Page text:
Resilient cancer cells that may have been plotting to invade again met a new enemy this week: external beam radiation therapy. It was uncertain if the ionizing radiation six-week attack, meant to damage DNA, would help stop the cellular aberration for good.
Despite undergoing chemotherapy and a mastectomy, I was still likely not free of cancer. I was scared. Experts say that about 20 to 30 percent of breast cancer patients are considered at high risk of recurrence after a mastectomy. Cancer cells that had managed to escape my breast made it to my lymphatic system and were capable of migrating to nearby tissue to form another tumor and grow again.
Researchers have estimated that fewer than 2 percent of solitary cells are able to grow in a new site, and fewer than 1 percent are able to maintain the growth. But some suspect that a more specialized subset of breast cancer stem cells that are relatively resistant to chemo and radiation may be driving the spread. And doctors say there are no effective methods to target them yet.
“This is a major clinical problem that basic science breast cancer researchers are working to solve,” Michael Lewis, Ph.D, a Baylor College of Medicine researcher specializing in molecular and cellular biology and radiology, said in a press release. “These cells appear to be responsible for recurrence of the disease and for spread to other organs in the body.”
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Earlier this month, the University of Miami’s Dr. Alberto J. Montero presented a study illustrating the problem at the 34th Annual San Antonio Breast Cancer Symposium. The study concluded that metastatic breast cancer patients spend too much time on therapies that do not thwart disease progression.
The hopelessness of the attempt to engage in a “war on cancer” that the medical community seems to be losing, while I lay in bed feeling defeated and damaged by chemotherapy and a mastectomy, has prompted a period of isolation and sadness.
My thoughts this week may be offensive to some. But my only intention is to share what is in the mind of this breast cancer patient, who has spent more time crying this month than in the past five years.
Despite my feelings of powerlessness, I decided I would not be eating baking soda or Palembus Ulomoides Dermestoides, an insect that allegedly cures cancer and other maladies. I do not believe that the cancer cure has already been developed, and that selfish capitalists have prevented breast cancer patients like me from getting to it.
I do believe in the kindness of the people who follow Japanese spiritual practices such as Reiki, Sekai Kyusei Kyo and Sukyo Mahikari. The practitioners believe that the “energy” or “divine light” that they transmit through their hands is meant to “purify and revitalize the spirit, mind, and body.” The claims are unfounded and are not backed by any sound scientific research. Interestingly enough, one of these organizations promises scientists that if they give and receive “light energy” they “will begin to perceive the existence of even deeper levels … that can provide answers to many of the questions that are still perplexing in their fields.”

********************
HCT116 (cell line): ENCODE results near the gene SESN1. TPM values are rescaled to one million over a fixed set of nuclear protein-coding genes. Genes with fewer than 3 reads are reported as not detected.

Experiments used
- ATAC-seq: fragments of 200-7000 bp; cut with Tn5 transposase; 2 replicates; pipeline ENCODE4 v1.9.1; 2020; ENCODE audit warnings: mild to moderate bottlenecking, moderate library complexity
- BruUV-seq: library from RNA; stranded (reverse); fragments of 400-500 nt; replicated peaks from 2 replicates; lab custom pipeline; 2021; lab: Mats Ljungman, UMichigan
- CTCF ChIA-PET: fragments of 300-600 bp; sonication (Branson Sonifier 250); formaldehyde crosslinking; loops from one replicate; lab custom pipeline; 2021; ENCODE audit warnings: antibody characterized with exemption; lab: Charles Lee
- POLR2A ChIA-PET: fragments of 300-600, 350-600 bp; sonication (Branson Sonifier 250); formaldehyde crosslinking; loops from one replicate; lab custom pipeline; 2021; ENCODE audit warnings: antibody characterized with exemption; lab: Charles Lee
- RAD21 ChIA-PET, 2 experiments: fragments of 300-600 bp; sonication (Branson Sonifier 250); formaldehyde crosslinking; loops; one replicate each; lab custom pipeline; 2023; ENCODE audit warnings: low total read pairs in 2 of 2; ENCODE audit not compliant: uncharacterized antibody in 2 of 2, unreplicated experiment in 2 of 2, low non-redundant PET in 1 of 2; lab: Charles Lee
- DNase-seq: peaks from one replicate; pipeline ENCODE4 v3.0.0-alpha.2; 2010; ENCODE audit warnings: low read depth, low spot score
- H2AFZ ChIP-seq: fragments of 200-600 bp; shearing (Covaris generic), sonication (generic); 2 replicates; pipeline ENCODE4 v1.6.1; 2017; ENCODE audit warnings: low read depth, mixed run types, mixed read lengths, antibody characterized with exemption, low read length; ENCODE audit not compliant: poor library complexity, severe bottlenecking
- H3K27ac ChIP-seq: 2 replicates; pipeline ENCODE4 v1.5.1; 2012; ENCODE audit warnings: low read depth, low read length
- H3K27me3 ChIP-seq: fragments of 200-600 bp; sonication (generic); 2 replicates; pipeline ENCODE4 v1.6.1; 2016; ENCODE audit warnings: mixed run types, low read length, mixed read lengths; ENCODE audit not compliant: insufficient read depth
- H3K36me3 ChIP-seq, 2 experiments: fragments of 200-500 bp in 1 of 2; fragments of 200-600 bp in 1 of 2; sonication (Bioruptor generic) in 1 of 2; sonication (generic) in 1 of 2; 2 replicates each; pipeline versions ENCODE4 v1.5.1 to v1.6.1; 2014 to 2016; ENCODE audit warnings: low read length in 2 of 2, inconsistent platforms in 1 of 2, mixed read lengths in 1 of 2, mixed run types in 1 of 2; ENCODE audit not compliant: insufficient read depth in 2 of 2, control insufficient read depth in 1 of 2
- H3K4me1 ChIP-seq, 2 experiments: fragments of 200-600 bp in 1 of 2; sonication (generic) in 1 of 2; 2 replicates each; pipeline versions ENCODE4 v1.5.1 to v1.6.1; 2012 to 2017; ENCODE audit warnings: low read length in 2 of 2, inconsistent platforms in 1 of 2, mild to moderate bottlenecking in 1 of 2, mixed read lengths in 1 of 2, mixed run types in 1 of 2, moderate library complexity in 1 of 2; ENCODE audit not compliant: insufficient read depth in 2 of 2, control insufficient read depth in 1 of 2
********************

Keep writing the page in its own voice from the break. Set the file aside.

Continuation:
If only all of that were true. When it comes to delivering unseen energy, the trilogy linear accelerator at the University of Miami’s Sylvester Cancer Center in Miami is the one I trust. Its robotic therapy system rotates around the cancer patient to deliver precisely shaped ionizing radiation beams from a wide variety of angles.
It takes a team of people to make sure that the treatment goes as planned by the radiation oncologist. Human error is possible. While a dosimetrist calculates the dose of radiation, a medical radiation physicist makes sure the machines are delivering it accurately. A certified radiation therapist prepares the patient with small tattoos to target the same area. The therapist also raises the table toward the linear accelerator and levels the patient’s body with the lasers. For a moment the lasers in the dark room reminded me of the Ultra Music Festival.
“We can see and hear you during treatment. You just have to remain still,” UM radiation therapist Karen Brown said before stepping out of the room. The radiation beam rotated to different angles, while making a buzzing sound. The process takes about 20 minutes. The possible complications, which could take years to happen, may include the remote possibility of developing a secondary cancer, chronic pain, and/or a rare rib fracture.
“You will experience some skin irritation and fatigue, the skin will heal, but it may not be as elastic as it was before,” Brown said. In the meantime, I would just have to lie there and believe that the treatment was going to work.